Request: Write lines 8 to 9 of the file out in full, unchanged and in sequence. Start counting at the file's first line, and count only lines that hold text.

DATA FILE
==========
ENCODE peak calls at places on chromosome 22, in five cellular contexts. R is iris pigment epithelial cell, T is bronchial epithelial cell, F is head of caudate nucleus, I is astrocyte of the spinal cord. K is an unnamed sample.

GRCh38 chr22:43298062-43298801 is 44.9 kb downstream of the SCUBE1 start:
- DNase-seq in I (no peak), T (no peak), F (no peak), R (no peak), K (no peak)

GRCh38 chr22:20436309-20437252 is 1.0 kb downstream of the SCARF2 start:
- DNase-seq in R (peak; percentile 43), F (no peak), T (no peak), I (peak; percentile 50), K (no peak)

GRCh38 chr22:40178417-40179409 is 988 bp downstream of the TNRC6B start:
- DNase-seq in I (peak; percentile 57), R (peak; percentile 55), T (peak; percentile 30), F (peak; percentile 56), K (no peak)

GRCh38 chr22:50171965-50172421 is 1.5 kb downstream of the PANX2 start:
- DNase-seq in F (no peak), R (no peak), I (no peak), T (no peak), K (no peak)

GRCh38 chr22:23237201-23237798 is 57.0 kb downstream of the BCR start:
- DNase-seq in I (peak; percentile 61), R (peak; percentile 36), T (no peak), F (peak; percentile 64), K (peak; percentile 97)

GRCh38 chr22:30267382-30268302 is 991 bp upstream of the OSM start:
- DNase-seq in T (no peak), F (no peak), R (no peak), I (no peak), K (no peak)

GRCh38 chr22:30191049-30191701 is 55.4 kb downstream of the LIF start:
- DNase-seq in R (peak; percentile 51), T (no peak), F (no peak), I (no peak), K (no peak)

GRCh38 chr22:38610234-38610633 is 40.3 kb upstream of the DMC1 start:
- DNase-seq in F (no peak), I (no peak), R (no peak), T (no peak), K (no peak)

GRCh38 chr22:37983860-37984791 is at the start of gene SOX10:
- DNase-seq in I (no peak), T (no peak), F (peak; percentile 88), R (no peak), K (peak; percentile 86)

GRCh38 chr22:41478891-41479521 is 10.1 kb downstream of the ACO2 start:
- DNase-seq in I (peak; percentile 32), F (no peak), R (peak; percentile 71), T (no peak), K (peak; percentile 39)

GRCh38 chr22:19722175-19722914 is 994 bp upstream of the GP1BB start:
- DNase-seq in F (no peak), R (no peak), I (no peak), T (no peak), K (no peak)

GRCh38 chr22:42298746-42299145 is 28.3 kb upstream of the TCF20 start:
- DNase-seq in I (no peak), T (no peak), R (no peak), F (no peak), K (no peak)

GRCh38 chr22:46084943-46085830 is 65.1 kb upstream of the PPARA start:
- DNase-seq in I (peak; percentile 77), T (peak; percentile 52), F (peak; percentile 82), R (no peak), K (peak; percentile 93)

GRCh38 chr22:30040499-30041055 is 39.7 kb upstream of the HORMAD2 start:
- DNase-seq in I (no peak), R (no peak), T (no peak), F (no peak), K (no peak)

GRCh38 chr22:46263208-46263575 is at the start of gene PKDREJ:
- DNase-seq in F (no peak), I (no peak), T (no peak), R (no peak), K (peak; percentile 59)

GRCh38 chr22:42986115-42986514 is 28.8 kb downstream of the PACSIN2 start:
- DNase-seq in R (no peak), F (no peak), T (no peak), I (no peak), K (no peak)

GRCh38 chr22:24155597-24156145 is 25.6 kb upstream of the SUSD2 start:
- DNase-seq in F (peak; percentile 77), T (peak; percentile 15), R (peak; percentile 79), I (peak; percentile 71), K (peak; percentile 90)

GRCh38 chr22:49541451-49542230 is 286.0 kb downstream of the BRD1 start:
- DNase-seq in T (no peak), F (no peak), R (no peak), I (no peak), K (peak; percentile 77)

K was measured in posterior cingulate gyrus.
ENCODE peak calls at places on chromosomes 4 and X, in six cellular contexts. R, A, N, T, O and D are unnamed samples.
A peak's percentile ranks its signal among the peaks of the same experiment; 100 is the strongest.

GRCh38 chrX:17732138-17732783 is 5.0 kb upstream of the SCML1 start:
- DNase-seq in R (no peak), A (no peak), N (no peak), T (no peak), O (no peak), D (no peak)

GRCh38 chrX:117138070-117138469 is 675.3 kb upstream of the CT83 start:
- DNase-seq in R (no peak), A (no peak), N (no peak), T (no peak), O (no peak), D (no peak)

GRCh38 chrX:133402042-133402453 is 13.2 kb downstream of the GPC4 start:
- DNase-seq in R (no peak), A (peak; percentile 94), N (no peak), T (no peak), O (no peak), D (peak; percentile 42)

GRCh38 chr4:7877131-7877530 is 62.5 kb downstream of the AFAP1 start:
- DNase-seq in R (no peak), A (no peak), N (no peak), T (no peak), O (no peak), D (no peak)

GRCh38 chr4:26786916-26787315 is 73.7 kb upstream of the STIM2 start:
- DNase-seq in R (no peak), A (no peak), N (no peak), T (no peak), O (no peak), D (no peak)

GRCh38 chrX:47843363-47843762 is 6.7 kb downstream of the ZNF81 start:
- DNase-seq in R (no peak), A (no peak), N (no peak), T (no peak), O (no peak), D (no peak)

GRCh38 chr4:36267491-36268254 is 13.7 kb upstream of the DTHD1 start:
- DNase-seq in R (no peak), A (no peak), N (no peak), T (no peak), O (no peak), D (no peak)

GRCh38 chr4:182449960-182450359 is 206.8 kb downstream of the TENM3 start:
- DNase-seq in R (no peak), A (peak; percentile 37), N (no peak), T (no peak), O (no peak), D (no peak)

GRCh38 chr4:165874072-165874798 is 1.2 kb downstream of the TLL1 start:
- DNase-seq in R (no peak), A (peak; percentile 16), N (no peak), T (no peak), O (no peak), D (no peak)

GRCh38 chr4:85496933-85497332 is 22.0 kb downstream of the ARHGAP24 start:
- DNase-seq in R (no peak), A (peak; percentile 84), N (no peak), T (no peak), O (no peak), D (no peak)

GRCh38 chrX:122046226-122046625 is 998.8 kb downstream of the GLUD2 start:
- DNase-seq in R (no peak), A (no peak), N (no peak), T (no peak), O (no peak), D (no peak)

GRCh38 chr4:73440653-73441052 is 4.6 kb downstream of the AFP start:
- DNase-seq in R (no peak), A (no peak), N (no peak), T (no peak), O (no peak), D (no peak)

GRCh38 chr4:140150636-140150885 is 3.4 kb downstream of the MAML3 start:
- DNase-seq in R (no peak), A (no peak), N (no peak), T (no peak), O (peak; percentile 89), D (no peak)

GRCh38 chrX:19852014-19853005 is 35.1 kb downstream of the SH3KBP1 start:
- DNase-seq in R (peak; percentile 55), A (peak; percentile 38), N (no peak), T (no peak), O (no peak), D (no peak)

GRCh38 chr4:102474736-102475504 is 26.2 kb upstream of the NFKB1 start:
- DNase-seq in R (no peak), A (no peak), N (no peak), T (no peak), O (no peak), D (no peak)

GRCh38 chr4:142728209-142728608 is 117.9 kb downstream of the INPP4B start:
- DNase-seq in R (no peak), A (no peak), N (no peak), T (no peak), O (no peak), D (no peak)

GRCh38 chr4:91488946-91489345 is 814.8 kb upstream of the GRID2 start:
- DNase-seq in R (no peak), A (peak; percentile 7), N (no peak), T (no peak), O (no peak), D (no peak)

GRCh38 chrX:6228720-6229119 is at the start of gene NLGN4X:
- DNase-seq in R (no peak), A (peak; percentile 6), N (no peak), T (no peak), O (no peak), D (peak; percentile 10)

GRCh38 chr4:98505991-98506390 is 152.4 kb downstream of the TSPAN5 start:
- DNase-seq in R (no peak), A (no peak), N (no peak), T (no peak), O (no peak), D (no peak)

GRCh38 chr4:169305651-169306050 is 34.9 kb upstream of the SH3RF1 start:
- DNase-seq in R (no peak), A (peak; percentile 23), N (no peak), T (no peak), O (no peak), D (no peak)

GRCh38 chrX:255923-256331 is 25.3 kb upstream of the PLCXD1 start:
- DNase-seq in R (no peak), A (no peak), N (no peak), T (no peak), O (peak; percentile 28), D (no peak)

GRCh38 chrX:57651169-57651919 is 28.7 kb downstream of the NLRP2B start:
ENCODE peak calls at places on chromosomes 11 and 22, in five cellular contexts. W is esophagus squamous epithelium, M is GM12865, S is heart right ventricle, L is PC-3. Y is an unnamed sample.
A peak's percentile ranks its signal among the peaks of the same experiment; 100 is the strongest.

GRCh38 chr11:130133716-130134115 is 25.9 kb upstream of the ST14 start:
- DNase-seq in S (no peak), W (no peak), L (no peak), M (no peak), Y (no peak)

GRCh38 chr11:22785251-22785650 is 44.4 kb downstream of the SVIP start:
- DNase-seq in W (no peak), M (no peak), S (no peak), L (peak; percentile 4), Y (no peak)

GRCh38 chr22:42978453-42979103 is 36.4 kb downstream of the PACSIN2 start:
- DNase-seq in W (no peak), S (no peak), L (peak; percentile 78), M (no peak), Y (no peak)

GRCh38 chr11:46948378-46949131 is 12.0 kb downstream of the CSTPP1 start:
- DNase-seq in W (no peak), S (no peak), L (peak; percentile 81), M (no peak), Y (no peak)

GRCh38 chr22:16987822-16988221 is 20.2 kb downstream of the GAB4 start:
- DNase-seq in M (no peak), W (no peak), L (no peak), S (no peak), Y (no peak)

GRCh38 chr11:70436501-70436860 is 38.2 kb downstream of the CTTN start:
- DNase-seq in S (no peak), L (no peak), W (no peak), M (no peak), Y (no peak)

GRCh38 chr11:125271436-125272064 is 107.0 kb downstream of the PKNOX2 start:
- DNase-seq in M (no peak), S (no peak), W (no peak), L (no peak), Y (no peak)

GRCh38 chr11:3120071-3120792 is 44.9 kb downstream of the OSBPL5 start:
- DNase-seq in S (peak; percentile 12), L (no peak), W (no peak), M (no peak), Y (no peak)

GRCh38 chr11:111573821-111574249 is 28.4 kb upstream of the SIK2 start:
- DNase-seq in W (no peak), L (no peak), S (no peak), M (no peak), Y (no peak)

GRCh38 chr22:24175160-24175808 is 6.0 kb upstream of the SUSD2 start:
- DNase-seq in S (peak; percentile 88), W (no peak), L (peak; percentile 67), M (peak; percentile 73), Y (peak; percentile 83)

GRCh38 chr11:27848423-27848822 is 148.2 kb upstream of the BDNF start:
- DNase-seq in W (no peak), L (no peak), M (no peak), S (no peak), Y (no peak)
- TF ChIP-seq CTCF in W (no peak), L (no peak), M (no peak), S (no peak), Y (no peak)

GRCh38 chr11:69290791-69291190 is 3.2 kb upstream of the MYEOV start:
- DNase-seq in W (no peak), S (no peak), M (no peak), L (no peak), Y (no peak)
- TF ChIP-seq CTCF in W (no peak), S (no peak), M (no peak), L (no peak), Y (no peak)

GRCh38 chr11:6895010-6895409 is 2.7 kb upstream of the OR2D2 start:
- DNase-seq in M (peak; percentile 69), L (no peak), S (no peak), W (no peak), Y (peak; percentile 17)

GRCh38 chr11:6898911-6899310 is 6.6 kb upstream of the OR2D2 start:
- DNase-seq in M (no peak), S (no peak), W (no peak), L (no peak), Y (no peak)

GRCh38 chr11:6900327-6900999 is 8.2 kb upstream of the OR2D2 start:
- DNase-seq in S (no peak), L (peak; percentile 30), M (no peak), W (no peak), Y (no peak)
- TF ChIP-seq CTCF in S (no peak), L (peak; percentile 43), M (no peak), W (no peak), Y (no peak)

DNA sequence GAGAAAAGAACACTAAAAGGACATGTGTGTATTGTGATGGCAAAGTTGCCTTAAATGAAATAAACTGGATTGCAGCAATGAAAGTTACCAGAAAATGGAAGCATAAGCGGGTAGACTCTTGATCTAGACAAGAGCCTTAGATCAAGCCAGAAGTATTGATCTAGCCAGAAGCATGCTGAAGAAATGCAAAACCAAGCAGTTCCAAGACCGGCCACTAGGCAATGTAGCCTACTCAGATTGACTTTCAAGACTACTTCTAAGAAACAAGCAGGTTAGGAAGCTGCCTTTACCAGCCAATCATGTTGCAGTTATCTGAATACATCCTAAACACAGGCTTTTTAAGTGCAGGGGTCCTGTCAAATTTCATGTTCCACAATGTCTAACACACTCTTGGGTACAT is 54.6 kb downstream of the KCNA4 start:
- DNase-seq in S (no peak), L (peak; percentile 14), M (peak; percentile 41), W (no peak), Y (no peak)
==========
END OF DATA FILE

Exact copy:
GRCh38 chr22:50171965-50172421 is 1.5 kb downstream of the PANX2 start:
- DNase-seq in F (no peak), R (no peak), I (no peak), T (no peak), K (no peak)